[Mesa-dev] Mesa (shader-work): glsl: introduce ir_binop_all_equal and ir_binop_any_equal, allow vector cmps

Keith Whitwell keithw at vmware.com
Thu Sep 9 02:35:07 PDT 2010

On Wed, 2010-09-08 at 21:30 -0700, Marek Olšák wrote:
> On Thu, Sep 9, 2010 at 2:35 AM, Eric Anholt <eric at anholt.net> wrote:
>         However, the fact that when I ask about performance nobody
>         says "OMG the
>         texture upload/download/copy/etc. support in gallium is so
>         great and is
>         way faster than anybody managed in classic because it catches
>         all the
>         corner cases" makes me really scared about it.
> OK so there you have it: The texture upload/download/copy is way
> faster in r300g than anyone managed in r300c. For example, the ETQW
> main menu uses some texture streaming and I get 1 fps in r300c and
> about 30 fps in r300g. That's not something one can ignore.
> The transfers in r300g were really simple to implement, it's just
> transfer, map, unmap, transfer (transfer=blit). The code is clean and
> isolated (about 250 LoC). This is just the driver code. There is also
> some additional transfer code in st/mesa, but I didn't have to care
> about that.
> The overall speed of r300g is either at the same level as r300c or
> higher, based on what application you look at. Various users have
> reported that, unlike r300c, all compiz effects just work, kwin works,
> a lot more games work, and the driver is faster in some apps. We used
> to have some performance issues in Tremulous not so long ago, but
> that's been fixed since then. Of course, one can find synthetic tests
> where one driver is always faster than another. I am talking about
> real world applications here. For example, I no longer have to kill
> Strogg in ETQW with the lowest details on my R580 for it to be smooth.
> r300g is quite optimized (I say "quite", because you're never sure),
> so the overhead of other mesa components is larger than other Gallium
> drivers might be able to see. In Tremulous, the overhead of r300g
> +libdrm is under 50% of the whole time spent in Mesa, and that's
> without using Draw, so we should start caring about the speed of
> st/mesa and mesa/main. The only obvious way to get some speed there
> seems to be merging Mesa core with st/mesa, dropping the classic
> driver inteface, and simplifying the whole thing. I guess this won't
> happen until everybody moves to Gallium.

There's a lot that can be improved in st/mesa with regard to assembling
the vertex buffers & vertex elements -- very little of this work is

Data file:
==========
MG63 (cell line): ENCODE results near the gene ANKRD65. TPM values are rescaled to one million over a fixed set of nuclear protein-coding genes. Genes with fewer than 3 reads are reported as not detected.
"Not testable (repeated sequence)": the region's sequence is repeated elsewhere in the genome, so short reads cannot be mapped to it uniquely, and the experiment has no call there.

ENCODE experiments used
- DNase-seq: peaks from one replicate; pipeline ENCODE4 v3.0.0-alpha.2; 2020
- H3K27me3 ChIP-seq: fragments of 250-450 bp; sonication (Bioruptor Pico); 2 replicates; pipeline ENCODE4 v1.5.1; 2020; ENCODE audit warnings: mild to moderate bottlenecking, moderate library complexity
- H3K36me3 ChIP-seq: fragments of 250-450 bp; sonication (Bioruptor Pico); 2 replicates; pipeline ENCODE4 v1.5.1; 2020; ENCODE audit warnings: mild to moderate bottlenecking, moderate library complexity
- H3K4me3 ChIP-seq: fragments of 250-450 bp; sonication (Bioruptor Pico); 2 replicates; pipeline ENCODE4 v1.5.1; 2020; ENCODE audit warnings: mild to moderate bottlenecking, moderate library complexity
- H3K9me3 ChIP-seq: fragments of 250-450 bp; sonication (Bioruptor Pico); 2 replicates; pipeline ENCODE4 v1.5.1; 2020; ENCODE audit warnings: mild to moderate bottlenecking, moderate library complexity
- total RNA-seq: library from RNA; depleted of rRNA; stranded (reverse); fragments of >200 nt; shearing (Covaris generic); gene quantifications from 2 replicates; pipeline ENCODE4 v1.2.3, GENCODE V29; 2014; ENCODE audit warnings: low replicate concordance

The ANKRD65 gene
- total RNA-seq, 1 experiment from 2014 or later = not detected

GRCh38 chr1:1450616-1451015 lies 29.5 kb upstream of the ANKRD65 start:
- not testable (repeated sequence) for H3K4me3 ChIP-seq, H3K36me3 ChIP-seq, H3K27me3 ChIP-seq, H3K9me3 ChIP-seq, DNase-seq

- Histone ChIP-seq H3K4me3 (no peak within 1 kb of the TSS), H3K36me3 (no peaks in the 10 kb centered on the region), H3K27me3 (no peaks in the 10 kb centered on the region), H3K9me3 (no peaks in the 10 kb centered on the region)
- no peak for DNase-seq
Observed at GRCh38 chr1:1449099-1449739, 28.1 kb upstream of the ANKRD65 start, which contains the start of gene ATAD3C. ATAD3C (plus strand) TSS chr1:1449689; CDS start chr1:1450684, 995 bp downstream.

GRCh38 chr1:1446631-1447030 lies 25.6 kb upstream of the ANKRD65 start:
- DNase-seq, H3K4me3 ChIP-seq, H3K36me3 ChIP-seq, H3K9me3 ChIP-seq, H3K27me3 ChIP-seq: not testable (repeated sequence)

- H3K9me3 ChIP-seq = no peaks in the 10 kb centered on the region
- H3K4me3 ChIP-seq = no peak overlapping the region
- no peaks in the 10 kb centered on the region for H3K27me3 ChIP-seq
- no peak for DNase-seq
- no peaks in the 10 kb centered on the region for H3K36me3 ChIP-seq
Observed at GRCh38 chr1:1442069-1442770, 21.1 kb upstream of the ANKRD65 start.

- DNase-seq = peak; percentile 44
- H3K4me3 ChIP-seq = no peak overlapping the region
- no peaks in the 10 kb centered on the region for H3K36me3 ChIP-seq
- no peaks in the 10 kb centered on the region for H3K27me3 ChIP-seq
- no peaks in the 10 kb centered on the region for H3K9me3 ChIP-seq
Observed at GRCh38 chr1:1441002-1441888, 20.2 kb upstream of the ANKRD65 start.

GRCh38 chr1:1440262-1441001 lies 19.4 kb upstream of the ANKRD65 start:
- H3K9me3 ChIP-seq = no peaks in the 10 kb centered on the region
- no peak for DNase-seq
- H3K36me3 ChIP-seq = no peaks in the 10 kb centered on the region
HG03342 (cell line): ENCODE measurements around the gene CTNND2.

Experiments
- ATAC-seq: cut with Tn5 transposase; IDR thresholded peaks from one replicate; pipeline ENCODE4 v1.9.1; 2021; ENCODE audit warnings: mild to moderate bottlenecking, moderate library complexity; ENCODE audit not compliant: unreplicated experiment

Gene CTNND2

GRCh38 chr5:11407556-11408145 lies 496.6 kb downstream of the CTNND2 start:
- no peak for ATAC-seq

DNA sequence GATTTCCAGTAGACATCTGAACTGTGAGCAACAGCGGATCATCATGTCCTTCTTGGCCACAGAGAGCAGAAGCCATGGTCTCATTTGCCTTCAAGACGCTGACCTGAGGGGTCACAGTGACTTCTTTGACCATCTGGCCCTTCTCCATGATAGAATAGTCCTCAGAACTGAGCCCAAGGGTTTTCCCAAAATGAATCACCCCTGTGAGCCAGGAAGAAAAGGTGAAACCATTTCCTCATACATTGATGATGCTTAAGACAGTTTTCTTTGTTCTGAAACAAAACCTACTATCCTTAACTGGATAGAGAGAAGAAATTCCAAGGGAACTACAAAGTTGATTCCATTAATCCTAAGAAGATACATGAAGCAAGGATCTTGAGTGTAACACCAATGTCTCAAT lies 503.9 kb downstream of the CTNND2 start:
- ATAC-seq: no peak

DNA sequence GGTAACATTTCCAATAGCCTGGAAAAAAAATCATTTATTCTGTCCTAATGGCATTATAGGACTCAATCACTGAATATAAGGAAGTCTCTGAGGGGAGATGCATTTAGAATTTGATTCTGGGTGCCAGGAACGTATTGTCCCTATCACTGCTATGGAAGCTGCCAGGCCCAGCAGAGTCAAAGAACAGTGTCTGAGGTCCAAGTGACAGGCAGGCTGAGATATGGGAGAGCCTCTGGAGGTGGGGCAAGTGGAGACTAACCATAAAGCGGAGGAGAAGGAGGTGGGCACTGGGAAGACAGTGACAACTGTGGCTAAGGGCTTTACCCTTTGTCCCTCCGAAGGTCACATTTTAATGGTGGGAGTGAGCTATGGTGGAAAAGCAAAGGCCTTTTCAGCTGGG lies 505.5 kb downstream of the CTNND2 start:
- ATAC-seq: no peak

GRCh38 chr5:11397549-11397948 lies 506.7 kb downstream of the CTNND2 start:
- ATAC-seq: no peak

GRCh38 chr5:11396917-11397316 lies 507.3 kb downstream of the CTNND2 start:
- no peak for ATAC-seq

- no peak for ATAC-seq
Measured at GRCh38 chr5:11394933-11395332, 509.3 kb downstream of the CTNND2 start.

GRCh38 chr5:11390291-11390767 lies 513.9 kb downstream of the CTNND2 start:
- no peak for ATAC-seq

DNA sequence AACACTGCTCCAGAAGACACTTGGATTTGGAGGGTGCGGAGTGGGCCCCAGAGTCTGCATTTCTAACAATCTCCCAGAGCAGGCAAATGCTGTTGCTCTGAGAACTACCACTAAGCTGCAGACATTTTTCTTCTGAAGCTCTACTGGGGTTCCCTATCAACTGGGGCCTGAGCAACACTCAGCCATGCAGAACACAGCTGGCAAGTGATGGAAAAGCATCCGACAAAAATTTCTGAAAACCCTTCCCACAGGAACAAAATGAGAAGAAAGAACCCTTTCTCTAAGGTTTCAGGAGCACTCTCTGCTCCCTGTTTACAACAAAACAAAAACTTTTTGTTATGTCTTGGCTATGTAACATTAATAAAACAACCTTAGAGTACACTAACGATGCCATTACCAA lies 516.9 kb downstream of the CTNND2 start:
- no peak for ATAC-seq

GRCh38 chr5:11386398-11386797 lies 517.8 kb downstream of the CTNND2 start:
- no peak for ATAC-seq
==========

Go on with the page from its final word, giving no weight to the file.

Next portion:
reused between subsequent primitives, but with a bit of analysis and
dirty state tracking I think a good improvement is possible.

st/mesa just hasn't had a lot of love - it got to a working state fairly
early, but has been largely neglected since.  

The fact it's a bit ugly is one factor that puts people off, but I guess
it's also the one part of gallium which doesn't benefit from gallium --
ie. you still have to deal with all the overlapping & conflicting GL
semantics that made things so confusing in the first place.

> It's a sure thing Gallium is the future, and it doesn't seem to be a
> good idea to implement e.g. LLVM-powered vertex shaders for classic,
> considering the same thing has already been implemented and now stable
> in Gallium.
> The only disadvantage of Gallium seems to be TGSI. It's not better
> than Mesa IR, because all shaders must pass through Mesa IR anyway. I
> suppose using GLSL IR or something similar would help some drivers
> produce more optimized shaders (I am getting at temporary arrays here,
> which r300 hardware partially supports).

I'm really open to improving (or replacing) TGSI & I agree that passing
some sort of semantically rich IR would be a big win - especially now
there is a source for such a thing.

There's a reasonably painless path to getting there, I think, where we
could start off passing the new IR but have drivers initially slot in a
helper to drop it down to TGSI - ie push the IR->TGSI translation down
into each driver & then eliminate it piecewise.

I've just been incredibly swamped the last month or so, so I haven't had
much chance to follow up with a plan to get there, but the steps to do
this seem fairly clear.

Probably the first thing would be to define an IR which is a derivitive
of the new Mesa IR, without any dependencies into mesa concepts - ie.
which talks about constant buffers, etc, instead of GL parameters.  I
haven't had even the beginning of an opportunity to see how hard this
would be.


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